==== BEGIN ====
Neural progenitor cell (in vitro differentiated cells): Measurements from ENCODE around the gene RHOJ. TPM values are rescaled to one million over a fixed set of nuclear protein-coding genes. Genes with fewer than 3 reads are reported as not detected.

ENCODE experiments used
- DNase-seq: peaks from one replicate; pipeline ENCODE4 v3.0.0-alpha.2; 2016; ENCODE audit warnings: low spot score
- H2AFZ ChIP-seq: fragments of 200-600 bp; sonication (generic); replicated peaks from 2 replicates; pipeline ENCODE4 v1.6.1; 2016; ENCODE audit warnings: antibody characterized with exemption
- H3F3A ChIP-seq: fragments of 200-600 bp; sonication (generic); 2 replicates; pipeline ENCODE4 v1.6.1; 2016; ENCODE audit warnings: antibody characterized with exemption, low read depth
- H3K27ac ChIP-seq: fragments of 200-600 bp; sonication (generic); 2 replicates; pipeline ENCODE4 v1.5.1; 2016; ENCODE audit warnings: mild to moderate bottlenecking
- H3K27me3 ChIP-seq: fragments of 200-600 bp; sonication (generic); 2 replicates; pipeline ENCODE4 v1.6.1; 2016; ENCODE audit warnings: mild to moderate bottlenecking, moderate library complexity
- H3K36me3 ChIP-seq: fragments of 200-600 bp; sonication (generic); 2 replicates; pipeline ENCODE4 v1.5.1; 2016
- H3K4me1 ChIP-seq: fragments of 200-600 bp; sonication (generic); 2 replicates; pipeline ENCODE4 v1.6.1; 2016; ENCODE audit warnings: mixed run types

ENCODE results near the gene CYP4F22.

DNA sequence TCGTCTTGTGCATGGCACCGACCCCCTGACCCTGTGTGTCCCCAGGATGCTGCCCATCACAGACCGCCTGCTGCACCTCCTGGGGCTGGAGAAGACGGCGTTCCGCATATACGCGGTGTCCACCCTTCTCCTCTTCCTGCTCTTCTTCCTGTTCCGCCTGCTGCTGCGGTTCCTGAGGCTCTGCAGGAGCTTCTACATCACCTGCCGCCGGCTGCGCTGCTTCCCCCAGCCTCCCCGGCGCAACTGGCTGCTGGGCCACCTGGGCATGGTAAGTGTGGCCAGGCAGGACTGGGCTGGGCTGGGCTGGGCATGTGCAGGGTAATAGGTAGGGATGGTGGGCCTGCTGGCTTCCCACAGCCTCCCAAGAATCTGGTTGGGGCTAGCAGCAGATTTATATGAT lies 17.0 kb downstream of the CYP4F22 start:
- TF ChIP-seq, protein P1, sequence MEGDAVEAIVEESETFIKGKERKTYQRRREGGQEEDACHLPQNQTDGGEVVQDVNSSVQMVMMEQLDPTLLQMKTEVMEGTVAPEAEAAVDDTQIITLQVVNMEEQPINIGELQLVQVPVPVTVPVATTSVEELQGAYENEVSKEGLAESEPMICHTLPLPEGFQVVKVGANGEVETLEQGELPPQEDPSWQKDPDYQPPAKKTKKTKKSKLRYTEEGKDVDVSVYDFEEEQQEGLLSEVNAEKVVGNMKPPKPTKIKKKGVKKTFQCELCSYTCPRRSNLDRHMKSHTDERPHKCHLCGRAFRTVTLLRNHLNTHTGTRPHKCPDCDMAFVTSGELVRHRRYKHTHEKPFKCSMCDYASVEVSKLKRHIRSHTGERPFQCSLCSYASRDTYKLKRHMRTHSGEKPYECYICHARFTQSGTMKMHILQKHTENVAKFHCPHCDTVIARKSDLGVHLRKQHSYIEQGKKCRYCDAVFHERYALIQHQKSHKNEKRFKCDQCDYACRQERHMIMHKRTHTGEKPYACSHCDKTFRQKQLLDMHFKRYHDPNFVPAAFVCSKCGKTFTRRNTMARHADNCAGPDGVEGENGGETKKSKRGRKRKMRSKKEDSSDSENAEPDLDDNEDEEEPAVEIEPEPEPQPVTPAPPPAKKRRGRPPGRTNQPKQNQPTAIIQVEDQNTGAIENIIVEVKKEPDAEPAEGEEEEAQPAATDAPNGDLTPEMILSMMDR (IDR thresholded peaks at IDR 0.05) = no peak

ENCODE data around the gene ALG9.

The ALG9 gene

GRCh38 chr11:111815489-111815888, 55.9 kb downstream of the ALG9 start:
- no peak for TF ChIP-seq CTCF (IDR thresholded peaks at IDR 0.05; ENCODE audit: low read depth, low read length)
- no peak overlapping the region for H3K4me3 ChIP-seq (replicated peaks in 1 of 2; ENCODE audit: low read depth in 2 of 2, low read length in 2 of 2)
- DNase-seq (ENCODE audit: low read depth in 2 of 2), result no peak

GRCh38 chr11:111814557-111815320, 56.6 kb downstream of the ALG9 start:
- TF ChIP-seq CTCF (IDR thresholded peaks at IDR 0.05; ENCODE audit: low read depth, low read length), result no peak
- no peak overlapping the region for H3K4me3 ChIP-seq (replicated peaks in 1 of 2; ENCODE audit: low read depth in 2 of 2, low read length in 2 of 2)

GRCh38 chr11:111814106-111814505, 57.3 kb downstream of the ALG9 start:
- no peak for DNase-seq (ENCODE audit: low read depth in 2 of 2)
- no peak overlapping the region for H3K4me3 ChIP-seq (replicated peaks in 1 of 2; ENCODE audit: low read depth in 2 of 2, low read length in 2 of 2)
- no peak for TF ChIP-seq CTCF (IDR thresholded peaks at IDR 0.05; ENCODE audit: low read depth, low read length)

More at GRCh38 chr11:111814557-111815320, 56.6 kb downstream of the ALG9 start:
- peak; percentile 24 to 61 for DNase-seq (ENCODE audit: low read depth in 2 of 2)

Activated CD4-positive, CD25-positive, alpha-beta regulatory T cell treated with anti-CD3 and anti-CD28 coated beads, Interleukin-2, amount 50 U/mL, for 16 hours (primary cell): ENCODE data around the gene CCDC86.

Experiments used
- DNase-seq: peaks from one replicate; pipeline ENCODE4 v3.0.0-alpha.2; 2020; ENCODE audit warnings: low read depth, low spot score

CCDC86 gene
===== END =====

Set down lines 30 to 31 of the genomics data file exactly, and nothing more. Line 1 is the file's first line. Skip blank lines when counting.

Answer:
- DNase-seq: peaks from one replicate; pipeline ENCODE4 v3.0.0-alpha.2; 2020; ENCODE audit warnings: low read depth, low spot score

CCDC86 gene